For students in my classes, the tips in this presentation should help get started using WordPress for blogging.

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About a week ago, I sent out a request on Twitter for ideas for how to back up a WordPress.com blog. You see, all of my students at Georgia Southern University and Southeastern University (about 200 total) are blogging this semester as part of their course engagement and participation requirements. I had a sinking feeling that some of my students might not have the information they are posting at their blogs saved anywhere else, and wondered what would happen if WordPress.com went down or out of business.

This afternoon, WordPress.com was down for a while. And some of the students (and many, many others) began to — in layman’s terms — freak out. As I suspected, they didn’t have their information backed up.

We love having free services available for ourselves and our students. We expect the services to work all the time. And when they don’t? Life is unpleasant. And a little scary.

Because I wanted a little more control over my blog, I chose to self-host it using BlueHost. It costs me about $100 a year, which is a reasonable investment for me. (GoDaddy is less expensive, but I find its ads offensive so I choose to spend my money elsewhere.) Do I force my students to pay to blog? No. Should I recommend it as a good option? I’m thinking that I should now.

That all said, what should students do to be sure they have backup copies of all their blog posts (especially when they will be graded on their blogs)?

Here are a few ideas:

  • Use the WordPress Export feature to back up your entire blog, comments and all. I do this at least once a week.
  • Write your blog posts in Microsoft Word, and use Word to publish to WordPress. It’s easy to set up. Sometimes you need to do a little cleanup of the post when it gets to WordPress, but most if the times things come through cleanly. (Save your files to a folder on your hard drive in addition to posting them online.)
  • Write your blog posts in Microsoft Word and copy/paste them to WordPress. Sometimes the formatting gets funky when you do this, but if you don’t mind the cleanup, it works okay. (Save your files to a folder on your hard drive in addition to posting them online.)
  • Write your blog posts in Google Docs and copy/paste them to WordPress. The formatting seems to come through pretty cleanly with Google Docs. (Save your files to a folder on your hard drive in addition to posting them online.)
  • If you’ve lost a post that you already published, you may be able to recover it by going to Google, then searching for the title of the post or the name of your blog. You may find that Google has the information in its cache. Or for older posts, try the Wayback Machine (you’ll need to know the URL to the blog to make this one work).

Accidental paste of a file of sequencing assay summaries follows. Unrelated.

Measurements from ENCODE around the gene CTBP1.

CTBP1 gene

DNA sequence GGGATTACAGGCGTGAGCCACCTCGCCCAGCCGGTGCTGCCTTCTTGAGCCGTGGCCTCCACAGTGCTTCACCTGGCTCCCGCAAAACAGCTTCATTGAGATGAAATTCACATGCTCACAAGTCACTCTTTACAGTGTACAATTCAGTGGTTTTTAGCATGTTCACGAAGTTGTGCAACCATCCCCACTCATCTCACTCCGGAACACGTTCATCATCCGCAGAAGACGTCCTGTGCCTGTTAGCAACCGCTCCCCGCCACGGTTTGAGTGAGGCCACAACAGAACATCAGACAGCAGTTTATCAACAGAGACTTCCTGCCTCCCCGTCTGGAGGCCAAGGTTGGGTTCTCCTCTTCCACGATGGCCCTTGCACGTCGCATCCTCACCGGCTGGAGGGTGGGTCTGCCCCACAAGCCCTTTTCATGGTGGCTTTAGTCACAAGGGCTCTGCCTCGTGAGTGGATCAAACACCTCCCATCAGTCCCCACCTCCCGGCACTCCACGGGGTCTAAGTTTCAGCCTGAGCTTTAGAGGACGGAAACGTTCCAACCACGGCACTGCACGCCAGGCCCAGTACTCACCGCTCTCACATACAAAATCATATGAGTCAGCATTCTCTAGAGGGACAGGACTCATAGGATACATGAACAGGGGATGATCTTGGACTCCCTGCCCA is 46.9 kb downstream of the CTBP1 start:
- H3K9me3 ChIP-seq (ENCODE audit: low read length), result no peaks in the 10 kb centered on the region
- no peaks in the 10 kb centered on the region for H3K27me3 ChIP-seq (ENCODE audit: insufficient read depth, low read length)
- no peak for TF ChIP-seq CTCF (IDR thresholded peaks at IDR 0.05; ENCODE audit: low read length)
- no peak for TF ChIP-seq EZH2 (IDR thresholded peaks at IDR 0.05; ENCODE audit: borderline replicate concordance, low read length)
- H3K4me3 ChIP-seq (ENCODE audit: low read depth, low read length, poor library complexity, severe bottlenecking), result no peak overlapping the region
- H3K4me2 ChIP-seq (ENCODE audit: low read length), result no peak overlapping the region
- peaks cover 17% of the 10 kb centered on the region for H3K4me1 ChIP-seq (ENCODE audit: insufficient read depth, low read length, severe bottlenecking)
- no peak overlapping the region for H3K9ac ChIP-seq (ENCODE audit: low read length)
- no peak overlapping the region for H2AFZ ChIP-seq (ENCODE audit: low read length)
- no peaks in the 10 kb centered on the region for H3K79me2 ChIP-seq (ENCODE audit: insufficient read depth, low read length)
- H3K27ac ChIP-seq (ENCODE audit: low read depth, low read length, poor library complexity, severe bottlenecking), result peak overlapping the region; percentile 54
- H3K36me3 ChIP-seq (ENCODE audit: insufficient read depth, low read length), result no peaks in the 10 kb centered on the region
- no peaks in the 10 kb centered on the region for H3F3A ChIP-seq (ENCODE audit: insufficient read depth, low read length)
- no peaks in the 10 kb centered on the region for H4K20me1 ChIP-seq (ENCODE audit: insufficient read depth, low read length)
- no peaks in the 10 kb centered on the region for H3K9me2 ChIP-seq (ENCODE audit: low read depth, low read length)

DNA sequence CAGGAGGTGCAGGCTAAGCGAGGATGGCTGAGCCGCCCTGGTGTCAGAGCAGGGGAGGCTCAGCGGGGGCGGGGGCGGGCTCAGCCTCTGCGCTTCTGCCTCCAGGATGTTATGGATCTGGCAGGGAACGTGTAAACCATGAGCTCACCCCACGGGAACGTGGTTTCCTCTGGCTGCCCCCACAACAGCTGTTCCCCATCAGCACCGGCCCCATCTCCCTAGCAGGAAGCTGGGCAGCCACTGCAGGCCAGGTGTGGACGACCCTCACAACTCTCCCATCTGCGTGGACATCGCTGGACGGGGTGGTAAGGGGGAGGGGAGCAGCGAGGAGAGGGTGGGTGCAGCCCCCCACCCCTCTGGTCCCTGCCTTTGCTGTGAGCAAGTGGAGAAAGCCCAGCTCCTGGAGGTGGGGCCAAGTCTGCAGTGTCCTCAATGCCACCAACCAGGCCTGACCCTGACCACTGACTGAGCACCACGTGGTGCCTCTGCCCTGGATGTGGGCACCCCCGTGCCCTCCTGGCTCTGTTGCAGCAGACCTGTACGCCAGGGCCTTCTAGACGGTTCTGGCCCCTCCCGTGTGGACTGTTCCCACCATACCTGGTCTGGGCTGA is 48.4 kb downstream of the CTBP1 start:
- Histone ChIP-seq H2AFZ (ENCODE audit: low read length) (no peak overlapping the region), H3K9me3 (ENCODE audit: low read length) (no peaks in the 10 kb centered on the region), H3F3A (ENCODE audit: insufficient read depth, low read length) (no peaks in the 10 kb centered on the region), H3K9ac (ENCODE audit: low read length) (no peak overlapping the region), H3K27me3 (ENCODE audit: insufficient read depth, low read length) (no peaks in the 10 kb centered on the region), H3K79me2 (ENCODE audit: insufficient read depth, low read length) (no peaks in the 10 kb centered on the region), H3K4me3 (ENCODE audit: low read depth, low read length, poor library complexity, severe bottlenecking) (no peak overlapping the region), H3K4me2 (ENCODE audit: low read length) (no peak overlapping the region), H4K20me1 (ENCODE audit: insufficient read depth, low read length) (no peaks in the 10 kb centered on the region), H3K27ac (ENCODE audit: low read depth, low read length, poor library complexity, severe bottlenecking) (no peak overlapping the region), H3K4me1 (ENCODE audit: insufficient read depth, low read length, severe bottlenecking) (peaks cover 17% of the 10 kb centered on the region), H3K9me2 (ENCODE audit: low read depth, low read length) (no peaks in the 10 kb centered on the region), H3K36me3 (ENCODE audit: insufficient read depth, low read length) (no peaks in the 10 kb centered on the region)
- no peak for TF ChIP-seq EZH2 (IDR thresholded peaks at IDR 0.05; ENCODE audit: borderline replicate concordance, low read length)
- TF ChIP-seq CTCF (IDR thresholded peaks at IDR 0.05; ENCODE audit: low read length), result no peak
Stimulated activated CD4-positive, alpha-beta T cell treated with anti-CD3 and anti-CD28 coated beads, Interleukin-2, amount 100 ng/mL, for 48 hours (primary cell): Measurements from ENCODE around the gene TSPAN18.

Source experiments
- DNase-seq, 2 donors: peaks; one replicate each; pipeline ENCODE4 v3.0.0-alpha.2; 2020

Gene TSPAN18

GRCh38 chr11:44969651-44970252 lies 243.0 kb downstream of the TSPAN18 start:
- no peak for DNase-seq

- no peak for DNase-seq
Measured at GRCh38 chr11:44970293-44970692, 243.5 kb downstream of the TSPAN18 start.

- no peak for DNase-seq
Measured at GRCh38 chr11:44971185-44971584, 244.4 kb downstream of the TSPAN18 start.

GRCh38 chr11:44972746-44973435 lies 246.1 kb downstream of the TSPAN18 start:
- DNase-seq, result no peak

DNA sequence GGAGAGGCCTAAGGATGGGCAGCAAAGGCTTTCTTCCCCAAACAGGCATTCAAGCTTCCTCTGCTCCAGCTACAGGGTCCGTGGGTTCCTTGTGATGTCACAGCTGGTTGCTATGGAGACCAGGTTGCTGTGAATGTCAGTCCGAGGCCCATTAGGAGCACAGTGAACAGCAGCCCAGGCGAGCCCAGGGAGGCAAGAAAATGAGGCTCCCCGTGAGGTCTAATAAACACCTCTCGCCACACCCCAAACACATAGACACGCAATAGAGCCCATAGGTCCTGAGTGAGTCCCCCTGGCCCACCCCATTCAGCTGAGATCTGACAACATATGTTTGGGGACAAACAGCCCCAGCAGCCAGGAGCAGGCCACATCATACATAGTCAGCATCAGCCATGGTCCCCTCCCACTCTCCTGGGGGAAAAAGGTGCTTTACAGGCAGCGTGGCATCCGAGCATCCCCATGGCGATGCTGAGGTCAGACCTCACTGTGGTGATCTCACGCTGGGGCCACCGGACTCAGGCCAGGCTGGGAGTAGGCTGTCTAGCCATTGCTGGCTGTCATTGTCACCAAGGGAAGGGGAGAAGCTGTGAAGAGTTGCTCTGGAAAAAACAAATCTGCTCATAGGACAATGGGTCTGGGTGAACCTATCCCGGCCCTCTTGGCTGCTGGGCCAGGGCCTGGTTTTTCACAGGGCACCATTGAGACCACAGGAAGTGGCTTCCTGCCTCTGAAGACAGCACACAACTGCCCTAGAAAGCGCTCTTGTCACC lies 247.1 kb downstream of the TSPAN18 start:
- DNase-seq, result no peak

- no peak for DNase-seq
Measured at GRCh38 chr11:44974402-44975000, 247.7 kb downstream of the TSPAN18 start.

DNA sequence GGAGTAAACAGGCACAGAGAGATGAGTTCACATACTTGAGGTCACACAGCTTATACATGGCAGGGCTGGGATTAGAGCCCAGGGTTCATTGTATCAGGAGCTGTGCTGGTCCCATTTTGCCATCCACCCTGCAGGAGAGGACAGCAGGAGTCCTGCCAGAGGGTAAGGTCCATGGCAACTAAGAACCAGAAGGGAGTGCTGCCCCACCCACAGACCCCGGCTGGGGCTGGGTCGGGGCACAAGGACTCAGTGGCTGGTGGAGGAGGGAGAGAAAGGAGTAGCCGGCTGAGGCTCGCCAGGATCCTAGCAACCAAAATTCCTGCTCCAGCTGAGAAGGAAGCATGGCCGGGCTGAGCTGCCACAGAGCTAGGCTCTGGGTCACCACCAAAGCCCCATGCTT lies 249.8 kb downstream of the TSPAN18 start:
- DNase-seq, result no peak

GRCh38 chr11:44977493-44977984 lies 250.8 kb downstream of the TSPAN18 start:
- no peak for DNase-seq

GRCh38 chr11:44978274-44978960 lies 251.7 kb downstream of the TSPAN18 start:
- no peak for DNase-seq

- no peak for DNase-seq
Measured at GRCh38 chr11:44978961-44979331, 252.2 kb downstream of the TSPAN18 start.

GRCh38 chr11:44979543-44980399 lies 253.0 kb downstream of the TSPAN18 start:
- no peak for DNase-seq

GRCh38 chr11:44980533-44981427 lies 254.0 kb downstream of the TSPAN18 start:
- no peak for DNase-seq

Bottom Line: When you’re working in the cloud, especially on free sites, have a back up plan. (Back up? Get it?)

What other ideas would YOU recommend?

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So, you signed up for an account at WordPress, and you added an About page. Now what’s next?

FIRST: Let me know your blog address by commenting on PRCA 2330 :: Spring 2009 Student Blogs.

NEXT: How do you go about learning more to create a blog that reflects your personality and style?

Fortunately, WordPress offers many FAQ screencasts to help you with the step-by-step instructions. Here are a few of the best ones to help you get started on the right foot:

And though you may have a good handle on the technical aspects of blogging, remember that the technical side is only part of the blogging equation. Corinne Weisgerber, a professor at St. Edward’s University and fellow PROpenMic member, created this presentation for her Social Media for PR class. The emphasis? How blogging can help you create your personal brand online. Take a look. It’s worth the time.

 

 

Photo Credit: “1/365” uploaded to Flickr by PhotoJonny

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Getting Started in Blogging

On September 12, 2008, in public relations, social networking, by Barbara Nixon

So, you signed up for an account at WordPress, and you added an About page. Now what’s next? And how do you go about learning more to create a blog that reflects your personality and style?

Fortunately, WordPress offers many FAQ screencasts to help you with the step-by-step instructions. Here are a few of the best ones to help you get started on the right foot:

And though you may have a good handle on the technical aspects of blogging, remember that the technical side is only part of the blogging equation. Corinne Weisgerber, a professor at St. Edward’s University and fellow PROpenMic member, created this presentation for her Social Media for PR class. The emphasis? How blogging can help you create your personal brand online. Take a look. It’s worth the time.

Photo Credit: “1/365” uploaded to Flickr by PhotoJonny

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